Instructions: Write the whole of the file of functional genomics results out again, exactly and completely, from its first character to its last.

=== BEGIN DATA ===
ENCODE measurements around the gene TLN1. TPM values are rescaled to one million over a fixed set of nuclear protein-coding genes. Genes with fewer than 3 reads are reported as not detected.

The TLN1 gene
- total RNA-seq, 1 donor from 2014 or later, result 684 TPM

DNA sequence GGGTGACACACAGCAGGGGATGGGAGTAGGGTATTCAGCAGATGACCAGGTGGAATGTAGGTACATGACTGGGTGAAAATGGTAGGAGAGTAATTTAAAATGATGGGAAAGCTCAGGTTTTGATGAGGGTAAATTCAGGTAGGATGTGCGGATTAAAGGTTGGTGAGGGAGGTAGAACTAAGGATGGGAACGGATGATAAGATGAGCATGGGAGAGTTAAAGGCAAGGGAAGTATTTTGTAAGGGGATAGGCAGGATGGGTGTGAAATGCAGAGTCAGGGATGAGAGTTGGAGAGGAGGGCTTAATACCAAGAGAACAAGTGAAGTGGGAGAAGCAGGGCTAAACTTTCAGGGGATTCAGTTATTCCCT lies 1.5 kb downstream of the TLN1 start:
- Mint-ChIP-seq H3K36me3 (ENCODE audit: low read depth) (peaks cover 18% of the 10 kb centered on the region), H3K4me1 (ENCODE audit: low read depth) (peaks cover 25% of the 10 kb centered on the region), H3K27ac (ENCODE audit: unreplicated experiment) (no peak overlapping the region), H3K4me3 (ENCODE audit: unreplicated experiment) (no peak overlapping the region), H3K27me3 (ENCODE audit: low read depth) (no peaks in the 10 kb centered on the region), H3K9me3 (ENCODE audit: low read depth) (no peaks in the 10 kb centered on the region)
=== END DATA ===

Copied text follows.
ENCODE measurements around the gene TLN1. TPM values are rescaled to one million over a fixed set of nuclear protein-coding genes. Genes with fewer than 3 reads are reported as not detected.

The TLN1 gene
- total RNA-seq, 1 donor from 2014 or later, result 684 TPM

DNA sequence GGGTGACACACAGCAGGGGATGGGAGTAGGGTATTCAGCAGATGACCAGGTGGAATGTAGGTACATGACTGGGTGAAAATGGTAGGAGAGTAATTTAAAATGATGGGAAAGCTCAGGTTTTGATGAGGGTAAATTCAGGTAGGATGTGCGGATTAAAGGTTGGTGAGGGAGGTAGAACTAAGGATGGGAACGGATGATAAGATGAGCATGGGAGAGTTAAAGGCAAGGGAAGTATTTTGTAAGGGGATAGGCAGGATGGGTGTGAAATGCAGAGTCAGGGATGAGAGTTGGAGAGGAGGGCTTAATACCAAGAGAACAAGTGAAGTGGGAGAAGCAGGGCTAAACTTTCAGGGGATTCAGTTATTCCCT lies 1.5 kb downstream of the TLN1 start:
- Mint-ChIP-seq H3K36me3 (ENCODE audit: low read depth) (peaks cover 18% of the 10 kb centered on the region), H3K4me1 (ENCODE audit: low read depth) (peaks cover 25% of the 10 kb centered on the region), H3K27ac (ENCODE audit: unreplicated experiment) (no peak overlapping the region), H3K4me3 (ENCODE audit: unreplicated experiment) (no peak overlapping the region), H3K27me3 (ENCODE audit: low read depth) (no peaks in the 10 kb centered on the region), H3K9me3 (ENCODE audit: low read depth) (no peaks in the 10 kb centered on the region)